Preprint Article Version 1 Preserved in Portico This version is not peer-reviewed

Socioeconomic Inequalities in COVID-19 Confirmed Infection Across Three Waves. A Multilevel Approach in a Southern European Region

Version 1 : Received: 17 May 2021 / Approved: 20 May 2021 / Online: 20 May 2021 (10:21:34 CEST)

How to cite: Aguilar-Palacio, I.; Maldonado, L.; Malo, S.; Sánchez-Recio, R.; Marcos-Campos, I.; Magallón-Botaya, R.; Rabanaque, M. Socioeconomic Inequalities in COVID-19 Confirmed Infection Across Three Waves. A Multilevel Approach in a Southern European Region. Preprints 2021, 2021050474 (doi: 10.20944/preprints202105.0474.v1). Aguilar-Palacio, I.; Maldonado, L.; Malo, S.; Sánchez-Recio, R.; Marcos-Campos, I.; Magallón-Botaya, R.; Rabanaque, M. Socioeconomic Inequalities in COVID-19 Confirmed Infection Across Three Waves. A Multilevel Approach in a Southern European Region. Preprints 2021, 2021050474 (doi: 10.20944/preprints202105.0474.v1).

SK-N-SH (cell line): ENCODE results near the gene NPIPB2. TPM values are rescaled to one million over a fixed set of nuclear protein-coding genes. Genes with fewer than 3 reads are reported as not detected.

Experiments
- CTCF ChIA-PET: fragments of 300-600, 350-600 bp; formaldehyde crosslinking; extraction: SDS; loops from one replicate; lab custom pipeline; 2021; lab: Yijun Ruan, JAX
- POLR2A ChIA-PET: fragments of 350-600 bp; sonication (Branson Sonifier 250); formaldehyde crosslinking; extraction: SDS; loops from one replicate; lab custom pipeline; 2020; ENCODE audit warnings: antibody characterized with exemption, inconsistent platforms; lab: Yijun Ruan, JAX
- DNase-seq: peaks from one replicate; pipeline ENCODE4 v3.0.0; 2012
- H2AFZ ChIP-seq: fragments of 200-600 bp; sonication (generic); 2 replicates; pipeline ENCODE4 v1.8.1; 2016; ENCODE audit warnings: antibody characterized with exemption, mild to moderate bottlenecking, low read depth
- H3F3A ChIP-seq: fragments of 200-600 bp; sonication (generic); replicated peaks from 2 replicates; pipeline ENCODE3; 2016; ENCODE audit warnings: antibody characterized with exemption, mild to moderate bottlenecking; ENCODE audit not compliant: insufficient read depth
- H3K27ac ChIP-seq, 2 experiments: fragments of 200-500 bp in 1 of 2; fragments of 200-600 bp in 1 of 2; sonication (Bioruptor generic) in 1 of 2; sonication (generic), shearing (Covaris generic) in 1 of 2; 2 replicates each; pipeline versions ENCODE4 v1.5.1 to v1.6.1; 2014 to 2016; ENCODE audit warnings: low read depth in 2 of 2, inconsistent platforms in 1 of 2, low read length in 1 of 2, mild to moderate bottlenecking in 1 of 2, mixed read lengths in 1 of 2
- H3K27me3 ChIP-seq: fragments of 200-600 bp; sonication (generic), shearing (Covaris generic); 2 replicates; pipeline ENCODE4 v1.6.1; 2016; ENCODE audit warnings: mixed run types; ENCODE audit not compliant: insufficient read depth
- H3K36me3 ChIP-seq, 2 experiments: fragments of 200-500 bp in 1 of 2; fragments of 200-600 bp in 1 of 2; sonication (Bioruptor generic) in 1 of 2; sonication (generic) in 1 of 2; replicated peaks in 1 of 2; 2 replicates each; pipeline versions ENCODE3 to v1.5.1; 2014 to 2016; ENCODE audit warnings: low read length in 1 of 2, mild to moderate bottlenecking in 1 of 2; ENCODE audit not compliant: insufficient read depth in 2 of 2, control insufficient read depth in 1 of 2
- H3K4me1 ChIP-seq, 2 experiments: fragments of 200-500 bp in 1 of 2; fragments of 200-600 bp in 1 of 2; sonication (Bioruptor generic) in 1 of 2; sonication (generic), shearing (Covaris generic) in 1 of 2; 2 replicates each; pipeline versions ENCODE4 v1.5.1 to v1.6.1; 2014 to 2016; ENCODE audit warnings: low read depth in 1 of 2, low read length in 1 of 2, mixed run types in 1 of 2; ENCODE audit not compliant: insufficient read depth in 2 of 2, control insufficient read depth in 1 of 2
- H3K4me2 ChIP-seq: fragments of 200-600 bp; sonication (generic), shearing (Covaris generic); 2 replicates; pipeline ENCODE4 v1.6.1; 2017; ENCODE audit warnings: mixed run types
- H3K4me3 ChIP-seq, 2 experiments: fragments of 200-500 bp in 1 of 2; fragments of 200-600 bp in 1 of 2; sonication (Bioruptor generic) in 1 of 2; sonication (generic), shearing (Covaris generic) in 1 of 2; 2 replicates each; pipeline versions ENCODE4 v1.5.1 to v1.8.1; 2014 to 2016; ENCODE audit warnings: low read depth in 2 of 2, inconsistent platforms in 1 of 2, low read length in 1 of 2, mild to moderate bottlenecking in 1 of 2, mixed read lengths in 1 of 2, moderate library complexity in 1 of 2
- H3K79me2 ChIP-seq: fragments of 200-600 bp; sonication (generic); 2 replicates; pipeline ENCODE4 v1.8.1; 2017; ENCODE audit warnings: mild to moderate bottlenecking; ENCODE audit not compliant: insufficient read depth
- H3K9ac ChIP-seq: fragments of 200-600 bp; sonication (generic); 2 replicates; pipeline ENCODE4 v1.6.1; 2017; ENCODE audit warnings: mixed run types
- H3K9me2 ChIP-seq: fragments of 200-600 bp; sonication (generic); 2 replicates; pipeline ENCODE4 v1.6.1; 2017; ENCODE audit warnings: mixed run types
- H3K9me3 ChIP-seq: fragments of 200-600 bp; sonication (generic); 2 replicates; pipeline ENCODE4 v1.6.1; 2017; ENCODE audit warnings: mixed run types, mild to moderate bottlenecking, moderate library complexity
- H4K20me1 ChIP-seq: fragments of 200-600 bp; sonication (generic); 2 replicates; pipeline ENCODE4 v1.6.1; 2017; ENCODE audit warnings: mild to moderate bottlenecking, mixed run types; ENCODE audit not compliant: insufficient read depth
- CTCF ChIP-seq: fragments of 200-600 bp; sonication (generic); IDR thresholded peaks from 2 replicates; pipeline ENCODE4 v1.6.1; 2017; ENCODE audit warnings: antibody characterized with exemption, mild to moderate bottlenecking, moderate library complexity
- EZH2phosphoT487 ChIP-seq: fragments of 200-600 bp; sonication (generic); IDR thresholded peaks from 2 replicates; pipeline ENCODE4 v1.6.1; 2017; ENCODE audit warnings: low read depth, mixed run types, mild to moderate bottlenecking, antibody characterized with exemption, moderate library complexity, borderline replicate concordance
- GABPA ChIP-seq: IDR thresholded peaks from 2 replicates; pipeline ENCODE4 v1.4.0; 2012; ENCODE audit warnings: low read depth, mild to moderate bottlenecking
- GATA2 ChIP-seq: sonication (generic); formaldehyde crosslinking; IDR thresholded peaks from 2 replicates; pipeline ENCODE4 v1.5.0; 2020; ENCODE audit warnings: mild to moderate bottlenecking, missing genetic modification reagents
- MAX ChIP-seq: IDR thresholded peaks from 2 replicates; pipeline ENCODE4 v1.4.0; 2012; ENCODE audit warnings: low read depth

Abstract

Background: The aim of our study was to analyze the effect of socioeconomic inequalities, both at the individual and area of residence levels, on the probability of COVID-19 confirmed infection, and its variations across three pandemic waves. Methods: Retrospective cohort study. We included data from all individuals tested by COVID-19 during the three waves of the pandemic, from March to December 2020 (357,989 individuals). We studied the effect of inequalities on the risk of having a COVID-19 confirmed diagnosis after being tested using multilevel analyses with two levels of aggregation: individuals and basic healthcare area (BHA) of residence (deprivation level and type of zone). Results: Patient profile changed through the pandemic, with a predominance of low-paid employees living in deprived BHA. Workers with low salaries, unemployed and people on minimum integration income or who no longer receive the unemployment allowance, had a higher probability of COVID-19 infection than workers with salaries ≥€18,000 per year. Inequalities were higher in women and in the second wave. The deprivation level of BHA of residence influenced the risk of COVID-19 infection, especially in the second wave. Conclusions: There are inequalities in the risk of COVID-19 confirmed infection, both at individual and area level. It is necessary to develop individual and area coordinated measures in the control, diagnosis and treatment of the epidemic, in order to avoid an increase in the already existing inequalities.

Subject Areas

COVID-19; coronavirus infection; inequalities; socioeconomic factors.

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